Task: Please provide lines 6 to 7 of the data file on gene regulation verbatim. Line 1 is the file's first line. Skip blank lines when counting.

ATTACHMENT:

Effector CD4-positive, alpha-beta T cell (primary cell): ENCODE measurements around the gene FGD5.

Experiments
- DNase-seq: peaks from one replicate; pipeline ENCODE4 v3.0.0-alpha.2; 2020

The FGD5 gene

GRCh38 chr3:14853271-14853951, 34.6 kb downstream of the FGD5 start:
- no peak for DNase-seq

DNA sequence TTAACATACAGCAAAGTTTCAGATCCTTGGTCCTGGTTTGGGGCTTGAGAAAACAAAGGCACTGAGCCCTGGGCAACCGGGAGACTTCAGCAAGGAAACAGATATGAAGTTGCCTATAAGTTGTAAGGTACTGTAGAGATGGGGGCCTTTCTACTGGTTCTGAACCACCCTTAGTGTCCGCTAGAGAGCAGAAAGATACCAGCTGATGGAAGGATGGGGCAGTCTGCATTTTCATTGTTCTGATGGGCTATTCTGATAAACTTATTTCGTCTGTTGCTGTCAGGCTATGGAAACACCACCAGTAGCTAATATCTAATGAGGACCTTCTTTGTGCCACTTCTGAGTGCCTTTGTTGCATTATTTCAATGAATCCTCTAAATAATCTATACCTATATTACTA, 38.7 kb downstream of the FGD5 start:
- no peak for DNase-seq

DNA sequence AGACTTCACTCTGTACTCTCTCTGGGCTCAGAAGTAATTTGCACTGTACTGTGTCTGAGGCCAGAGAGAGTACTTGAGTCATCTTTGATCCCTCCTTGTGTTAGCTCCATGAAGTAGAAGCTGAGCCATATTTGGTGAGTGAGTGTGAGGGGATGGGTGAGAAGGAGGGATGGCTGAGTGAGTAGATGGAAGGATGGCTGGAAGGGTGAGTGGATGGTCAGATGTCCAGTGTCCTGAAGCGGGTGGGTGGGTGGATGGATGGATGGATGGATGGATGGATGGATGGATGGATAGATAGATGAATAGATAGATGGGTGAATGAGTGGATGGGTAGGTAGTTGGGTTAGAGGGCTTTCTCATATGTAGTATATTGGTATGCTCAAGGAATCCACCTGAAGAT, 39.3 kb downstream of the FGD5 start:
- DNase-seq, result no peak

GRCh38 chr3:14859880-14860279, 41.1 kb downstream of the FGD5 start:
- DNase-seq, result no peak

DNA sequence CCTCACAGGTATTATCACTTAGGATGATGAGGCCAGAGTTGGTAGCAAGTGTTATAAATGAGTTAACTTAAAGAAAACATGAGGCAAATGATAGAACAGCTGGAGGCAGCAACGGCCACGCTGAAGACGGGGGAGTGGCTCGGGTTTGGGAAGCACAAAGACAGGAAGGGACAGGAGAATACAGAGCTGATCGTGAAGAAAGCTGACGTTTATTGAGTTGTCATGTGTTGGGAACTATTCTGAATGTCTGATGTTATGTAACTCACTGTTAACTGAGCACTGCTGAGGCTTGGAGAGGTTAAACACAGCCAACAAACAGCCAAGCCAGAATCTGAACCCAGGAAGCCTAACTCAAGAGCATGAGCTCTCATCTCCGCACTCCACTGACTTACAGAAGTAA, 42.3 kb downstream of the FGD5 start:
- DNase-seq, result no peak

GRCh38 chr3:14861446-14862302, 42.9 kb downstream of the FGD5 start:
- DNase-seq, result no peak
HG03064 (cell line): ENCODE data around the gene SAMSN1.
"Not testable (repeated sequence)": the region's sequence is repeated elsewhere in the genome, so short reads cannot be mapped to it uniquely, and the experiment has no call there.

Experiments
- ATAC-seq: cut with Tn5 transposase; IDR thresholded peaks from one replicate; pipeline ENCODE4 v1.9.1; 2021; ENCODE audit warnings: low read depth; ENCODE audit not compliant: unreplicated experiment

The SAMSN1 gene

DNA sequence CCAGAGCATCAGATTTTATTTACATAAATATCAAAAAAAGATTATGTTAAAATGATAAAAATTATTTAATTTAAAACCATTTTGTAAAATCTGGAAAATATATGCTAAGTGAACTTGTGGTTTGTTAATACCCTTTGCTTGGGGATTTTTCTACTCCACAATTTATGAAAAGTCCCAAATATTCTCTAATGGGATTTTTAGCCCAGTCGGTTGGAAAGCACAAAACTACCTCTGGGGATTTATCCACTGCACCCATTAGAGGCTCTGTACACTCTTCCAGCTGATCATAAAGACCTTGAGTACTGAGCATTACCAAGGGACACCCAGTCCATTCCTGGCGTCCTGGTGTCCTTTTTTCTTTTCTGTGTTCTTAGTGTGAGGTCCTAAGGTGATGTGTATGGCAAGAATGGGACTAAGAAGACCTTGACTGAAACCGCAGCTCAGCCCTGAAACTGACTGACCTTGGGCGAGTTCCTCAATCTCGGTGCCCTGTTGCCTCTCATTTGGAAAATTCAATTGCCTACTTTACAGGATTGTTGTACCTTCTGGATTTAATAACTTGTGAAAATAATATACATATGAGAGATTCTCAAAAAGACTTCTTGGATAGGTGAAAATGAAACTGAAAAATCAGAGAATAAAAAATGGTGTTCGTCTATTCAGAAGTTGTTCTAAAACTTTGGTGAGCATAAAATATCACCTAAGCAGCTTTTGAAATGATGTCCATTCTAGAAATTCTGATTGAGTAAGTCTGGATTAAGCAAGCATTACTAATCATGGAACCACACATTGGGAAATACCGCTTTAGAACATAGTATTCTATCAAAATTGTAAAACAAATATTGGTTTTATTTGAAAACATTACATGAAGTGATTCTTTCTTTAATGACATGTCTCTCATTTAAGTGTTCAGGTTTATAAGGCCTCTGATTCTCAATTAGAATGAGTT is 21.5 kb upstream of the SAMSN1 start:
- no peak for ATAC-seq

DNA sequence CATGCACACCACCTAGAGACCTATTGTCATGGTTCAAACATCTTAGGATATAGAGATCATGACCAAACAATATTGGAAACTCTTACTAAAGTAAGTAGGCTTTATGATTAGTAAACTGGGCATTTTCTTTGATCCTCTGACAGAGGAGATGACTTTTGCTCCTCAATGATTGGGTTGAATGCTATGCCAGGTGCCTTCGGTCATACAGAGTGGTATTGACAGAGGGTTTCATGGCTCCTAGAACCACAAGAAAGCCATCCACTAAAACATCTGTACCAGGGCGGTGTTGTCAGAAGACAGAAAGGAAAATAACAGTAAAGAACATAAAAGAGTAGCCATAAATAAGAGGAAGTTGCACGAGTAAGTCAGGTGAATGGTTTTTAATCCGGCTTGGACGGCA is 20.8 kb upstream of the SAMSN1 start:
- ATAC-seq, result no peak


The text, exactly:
- no peak for DNase-seq

DNA sequence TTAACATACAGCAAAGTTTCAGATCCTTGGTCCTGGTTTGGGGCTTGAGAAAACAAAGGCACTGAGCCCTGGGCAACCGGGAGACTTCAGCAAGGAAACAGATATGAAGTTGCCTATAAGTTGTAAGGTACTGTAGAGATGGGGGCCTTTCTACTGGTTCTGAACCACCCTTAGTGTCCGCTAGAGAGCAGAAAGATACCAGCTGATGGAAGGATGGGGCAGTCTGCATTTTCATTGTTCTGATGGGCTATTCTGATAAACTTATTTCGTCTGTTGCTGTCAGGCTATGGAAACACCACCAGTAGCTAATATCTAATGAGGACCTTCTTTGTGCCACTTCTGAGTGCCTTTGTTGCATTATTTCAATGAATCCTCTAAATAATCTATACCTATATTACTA, 38.7 kb downstream of the FGD5 start: